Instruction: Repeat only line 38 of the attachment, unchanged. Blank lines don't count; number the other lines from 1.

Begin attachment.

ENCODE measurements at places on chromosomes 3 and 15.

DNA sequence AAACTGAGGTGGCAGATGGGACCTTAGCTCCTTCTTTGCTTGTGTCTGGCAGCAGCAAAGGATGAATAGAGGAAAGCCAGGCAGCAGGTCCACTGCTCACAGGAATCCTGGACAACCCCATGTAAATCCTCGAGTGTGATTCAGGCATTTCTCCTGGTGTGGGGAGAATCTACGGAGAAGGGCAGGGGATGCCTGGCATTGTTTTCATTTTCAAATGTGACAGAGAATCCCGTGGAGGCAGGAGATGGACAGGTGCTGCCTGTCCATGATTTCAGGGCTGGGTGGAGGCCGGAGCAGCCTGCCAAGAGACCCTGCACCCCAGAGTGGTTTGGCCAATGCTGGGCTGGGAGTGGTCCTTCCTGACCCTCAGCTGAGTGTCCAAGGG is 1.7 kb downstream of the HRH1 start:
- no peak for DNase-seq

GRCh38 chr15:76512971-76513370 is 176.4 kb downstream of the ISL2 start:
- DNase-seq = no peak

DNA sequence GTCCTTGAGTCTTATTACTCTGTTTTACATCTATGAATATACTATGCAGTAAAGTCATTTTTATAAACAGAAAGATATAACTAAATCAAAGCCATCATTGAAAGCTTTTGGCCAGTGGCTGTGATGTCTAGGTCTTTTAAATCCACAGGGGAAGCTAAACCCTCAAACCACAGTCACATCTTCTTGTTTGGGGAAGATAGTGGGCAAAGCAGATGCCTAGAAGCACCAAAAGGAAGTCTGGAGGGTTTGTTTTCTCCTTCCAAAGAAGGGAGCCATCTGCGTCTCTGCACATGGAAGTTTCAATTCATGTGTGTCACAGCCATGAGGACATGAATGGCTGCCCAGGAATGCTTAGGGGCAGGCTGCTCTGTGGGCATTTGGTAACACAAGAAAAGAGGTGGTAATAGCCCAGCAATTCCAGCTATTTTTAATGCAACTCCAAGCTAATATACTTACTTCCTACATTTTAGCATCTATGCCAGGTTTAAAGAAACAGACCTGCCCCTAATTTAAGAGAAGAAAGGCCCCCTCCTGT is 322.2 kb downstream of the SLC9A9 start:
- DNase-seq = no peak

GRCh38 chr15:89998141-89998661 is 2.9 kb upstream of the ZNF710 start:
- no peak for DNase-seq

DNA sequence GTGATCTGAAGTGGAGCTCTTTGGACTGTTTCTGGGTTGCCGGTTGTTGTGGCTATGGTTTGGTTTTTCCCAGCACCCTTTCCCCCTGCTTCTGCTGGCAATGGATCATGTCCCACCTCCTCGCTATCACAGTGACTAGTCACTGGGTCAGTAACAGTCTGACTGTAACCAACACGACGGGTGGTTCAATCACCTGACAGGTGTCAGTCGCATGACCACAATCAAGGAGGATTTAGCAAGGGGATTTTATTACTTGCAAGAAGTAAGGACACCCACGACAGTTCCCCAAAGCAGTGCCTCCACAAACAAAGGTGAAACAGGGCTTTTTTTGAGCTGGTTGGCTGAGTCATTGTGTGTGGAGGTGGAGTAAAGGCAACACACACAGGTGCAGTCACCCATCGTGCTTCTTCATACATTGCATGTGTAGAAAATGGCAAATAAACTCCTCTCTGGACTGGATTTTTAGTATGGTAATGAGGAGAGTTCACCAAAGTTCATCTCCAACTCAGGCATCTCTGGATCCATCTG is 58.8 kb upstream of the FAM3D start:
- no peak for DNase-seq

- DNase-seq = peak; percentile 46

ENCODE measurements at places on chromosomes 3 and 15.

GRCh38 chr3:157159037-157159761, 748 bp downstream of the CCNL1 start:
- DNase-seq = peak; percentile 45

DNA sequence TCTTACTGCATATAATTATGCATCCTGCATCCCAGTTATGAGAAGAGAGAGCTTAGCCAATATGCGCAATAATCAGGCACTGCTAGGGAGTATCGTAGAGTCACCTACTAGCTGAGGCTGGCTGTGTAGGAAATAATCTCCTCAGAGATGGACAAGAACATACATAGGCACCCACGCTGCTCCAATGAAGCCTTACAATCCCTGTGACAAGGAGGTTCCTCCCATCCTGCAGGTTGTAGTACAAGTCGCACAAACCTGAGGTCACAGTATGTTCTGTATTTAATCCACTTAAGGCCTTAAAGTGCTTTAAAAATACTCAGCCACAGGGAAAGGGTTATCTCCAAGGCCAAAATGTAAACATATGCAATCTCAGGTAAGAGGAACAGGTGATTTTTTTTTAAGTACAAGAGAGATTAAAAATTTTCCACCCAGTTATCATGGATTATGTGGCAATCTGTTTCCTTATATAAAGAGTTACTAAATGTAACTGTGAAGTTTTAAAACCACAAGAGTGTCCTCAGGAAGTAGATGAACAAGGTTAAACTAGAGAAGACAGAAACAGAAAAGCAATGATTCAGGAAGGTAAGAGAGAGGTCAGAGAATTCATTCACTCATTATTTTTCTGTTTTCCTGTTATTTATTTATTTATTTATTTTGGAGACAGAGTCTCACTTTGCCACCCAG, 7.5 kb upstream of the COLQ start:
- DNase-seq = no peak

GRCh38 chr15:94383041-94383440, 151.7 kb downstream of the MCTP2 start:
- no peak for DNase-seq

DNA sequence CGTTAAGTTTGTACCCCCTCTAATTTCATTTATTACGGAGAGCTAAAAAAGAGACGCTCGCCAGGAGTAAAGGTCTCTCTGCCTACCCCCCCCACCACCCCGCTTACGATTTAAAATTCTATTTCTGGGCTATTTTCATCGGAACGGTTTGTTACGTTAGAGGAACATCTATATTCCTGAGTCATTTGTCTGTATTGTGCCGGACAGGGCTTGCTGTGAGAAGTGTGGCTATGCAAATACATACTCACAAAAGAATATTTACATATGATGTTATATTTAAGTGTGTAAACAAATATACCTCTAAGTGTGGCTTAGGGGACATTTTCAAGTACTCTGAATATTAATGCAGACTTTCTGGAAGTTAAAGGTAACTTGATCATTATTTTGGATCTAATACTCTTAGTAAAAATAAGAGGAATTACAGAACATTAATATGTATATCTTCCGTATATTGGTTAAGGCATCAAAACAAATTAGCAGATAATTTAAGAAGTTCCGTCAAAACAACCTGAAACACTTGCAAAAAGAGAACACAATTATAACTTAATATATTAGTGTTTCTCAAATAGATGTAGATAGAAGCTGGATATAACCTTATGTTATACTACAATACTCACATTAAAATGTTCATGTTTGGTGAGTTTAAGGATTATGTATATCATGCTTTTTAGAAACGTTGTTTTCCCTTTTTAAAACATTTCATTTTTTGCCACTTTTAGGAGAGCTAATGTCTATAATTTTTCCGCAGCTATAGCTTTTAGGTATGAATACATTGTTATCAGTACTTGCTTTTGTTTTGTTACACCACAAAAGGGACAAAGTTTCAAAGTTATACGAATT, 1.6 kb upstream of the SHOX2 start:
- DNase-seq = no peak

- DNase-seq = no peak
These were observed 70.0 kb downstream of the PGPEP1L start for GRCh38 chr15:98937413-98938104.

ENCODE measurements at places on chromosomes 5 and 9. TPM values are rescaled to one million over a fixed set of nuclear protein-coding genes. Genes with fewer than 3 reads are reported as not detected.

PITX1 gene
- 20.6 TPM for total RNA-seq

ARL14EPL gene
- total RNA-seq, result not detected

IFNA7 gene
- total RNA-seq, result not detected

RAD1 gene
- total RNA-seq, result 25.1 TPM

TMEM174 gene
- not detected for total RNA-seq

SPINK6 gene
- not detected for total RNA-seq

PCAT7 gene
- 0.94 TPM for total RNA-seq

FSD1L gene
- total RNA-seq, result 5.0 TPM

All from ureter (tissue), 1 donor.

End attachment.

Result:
- 0.94 TPM for total RNA-seq